Keeri who loved humans

Keeri who loved humans
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Monday, 7 May 2012

Amazing Grace

I am not anxious to write about Grace, because it is a sorry tale. She was my maid in Kampala in the years '88 - '94. When I left she interviewed the people who wanted to employ her, such was the demand to win Grace. Diplomats, aid-workers and many others queued up and I didn't have the heart to tell them that what she was with me might not be quite what she was with anyone else. We had a special kinship, myself, Grace and my daughter.

   She didn't know a word of English when she came to me within a week of my moving into my new home on the Kyambogo campus. So we communicated by sign language and a few Luganda phrases I painstakingly learnt. When the bed had to be made, I took one end and she the other. Soon she managed to get the duvet cover the right way in, though she disappeared inside it sometimes.

   I carry a mental picture of that first day: A small person in a deep pink skirt and a green blouse, which I soon found were the only clothes she had besides her work clothes. But she had style. The scarf wound round  her head on days when she had not plaited it had a certain Je ne c'est quoi about it. I gave her a few oddments from the wardrobe my daughter had left behind on one of her visits. She blossomed. Soon the neighbourhood got envious.  Quite something, isn't she? they murmured. 'You spoil her.'

   Within six months she had learned to make samosas, dosha, sambar and chutney. She watched me and got the hang of arranging flowers in the vases. Like me she loved the garden, so when I went into my lawn she'd follow with hints and comments.

   Sometimes, after a long Sunday at tennis I would invite the whole crowd to dinner at my place and I would phone Grace with the menu. The men would get restive when they saw me hanging about at the club, not rushing home to cook their dinner. 'All in hand,' I'd say and it was so. When the procession of cars arrived home the food would be ready, table laid, fresh flowers in the vases and towels in the bathroom changed. What a girl!

   Seemed a pity such a clever minx was illiterate, so I sent her off to read and write. The day she signed her name and wrote her first few words, we thought there was nothing she couldn't do.

   One day she brought me a red begonia in flower. It was beautiful. 'Where did you get that?' I asked. She tossed her head in the direction of my neighbour.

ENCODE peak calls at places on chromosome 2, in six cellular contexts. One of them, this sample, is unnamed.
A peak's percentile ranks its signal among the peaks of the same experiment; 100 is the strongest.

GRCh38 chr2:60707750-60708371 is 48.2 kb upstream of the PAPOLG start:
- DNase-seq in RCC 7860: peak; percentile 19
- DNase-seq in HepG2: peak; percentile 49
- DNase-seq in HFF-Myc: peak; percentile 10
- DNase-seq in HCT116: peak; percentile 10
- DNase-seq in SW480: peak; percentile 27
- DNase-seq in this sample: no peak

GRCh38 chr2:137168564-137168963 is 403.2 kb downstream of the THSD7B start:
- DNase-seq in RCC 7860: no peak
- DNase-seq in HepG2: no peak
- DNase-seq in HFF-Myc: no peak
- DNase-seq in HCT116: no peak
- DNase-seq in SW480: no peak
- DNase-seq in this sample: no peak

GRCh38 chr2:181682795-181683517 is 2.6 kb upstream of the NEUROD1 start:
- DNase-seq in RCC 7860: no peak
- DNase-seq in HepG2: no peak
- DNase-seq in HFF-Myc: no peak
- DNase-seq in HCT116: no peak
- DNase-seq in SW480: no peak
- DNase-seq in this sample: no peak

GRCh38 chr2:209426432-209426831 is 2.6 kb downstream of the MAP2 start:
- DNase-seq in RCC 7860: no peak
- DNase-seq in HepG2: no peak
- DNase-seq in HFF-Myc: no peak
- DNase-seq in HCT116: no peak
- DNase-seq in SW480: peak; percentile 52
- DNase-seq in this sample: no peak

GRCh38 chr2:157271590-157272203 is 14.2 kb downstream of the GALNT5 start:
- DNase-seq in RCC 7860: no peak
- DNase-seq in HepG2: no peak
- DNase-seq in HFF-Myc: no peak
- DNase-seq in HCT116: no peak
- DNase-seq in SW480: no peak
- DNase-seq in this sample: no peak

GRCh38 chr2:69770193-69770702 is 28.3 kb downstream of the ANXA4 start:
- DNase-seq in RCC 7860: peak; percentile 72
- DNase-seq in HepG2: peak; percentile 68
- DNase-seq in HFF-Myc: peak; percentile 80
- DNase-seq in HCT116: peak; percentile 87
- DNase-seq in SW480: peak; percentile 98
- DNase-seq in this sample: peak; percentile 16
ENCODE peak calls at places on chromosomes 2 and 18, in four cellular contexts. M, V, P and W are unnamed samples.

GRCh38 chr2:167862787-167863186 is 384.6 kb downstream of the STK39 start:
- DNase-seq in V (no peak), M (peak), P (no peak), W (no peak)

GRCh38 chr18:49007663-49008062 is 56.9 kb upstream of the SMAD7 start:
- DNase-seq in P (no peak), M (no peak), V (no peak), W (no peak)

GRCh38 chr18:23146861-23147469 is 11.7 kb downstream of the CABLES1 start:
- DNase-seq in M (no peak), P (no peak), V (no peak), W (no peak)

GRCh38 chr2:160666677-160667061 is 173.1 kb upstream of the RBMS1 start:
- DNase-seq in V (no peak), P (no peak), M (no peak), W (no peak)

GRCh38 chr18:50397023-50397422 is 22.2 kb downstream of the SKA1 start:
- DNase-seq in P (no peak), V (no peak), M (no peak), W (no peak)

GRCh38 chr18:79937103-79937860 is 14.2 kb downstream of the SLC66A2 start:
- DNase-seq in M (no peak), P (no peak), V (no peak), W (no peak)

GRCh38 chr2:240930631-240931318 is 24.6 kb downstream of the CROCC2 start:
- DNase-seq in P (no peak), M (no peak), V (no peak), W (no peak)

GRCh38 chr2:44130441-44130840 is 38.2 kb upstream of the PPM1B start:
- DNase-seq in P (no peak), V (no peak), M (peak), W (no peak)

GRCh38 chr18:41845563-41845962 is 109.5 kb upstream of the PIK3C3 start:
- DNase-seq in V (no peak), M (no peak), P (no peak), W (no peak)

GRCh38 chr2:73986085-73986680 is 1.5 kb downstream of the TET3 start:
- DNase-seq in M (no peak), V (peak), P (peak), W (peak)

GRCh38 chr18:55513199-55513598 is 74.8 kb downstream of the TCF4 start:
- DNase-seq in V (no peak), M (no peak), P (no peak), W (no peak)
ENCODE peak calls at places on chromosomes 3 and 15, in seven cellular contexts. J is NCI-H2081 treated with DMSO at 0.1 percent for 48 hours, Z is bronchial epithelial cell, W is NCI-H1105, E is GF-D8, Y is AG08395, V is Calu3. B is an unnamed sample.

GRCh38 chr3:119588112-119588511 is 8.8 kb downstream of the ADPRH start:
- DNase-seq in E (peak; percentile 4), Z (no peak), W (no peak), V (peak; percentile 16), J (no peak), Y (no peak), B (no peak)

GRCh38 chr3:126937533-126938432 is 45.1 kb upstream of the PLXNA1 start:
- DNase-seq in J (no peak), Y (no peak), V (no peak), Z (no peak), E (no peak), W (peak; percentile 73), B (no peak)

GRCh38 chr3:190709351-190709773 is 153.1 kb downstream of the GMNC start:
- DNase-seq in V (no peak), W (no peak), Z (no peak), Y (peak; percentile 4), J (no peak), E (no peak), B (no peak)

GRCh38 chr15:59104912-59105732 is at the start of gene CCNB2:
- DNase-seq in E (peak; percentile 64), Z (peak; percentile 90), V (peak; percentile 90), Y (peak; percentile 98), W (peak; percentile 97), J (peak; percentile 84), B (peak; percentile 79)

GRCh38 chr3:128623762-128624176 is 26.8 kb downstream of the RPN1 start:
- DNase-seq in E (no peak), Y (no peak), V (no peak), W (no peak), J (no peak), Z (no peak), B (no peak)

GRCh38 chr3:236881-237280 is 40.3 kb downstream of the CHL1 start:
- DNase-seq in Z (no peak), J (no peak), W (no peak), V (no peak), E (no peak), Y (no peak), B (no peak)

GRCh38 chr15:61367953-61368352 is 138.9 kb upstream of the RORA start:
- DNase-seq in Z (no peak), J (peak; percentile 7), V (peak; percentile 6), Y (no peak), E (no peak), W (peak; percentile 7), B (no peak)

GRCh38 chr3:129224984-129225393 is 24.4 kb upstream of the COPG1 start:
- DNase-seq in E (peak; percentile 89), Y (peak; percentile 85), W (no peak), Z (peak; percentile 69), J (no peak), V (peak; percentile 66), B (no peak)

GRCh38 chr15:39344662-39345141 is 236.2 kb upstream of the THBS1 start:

'They come to us - they take all our plants and you give them everything. He don't give us something. So I take it.'
   'That's stealing, Grace,' I said weakly. Indeed she had trouble with the whole idea of ownership and theft.

   In the first few months she stole my sugar and my cooking oil. When I found out I gave her some more sugar and a jar of oil. 'You can ask me if you need more,' I said not looking at her.

   A few plastic containers disappeared from my house.  ' Look for the boxes, Grace,' I said. 'I'll need them when I get back from College.' They reappeared.

   After a few months she got the idea. She stopped taking anything of mine. Or so I thought. I could leave money on the surfaces and she wouldn't touch it. But my daughter's pinafore went missing.

   I was under the impression that we were a team; I sat down and cried. The driver, John, came upon me crying and gave her a thorough scolding. 'The woman treat you well. Is wrong you take things from her. You ask and she give you.'

    After that Grace never took anything from me.

   One day I noticed she was getting fat round the middle. 'What are you eating?' I asked. You are getting big.'
   'No Madam. I pregnant,' she answered beaming. It turned out the father was a married wood work lecturer on the campus.
   He made her a bed; what could be more appropriate! But his wife went into her home and burnt it down. 'So he make another one,' she said, unfazed.
   One day I found her half way up the chain link fence at the back of my house. She was then nine months gone. 'Grace, your stomach.' I called out. She ignored me and jumped over. She had some scores to settle with the next door maid, who'd called her names.

   Grace was on maternity leave when I sprained my ankle. How did she come to know about it? She turned up to do the housework and stayed till I was better. When she left to resume her leave, I called out my thanks. 'For nothing,' she said.

   Recently I met up with some friends from Uganda.
   'She's dying,' they said. 'The usual disease.' They avoided mentioning the name of that scourge. One of the many women who die in Uganda because the men cannot keep it in their trousers.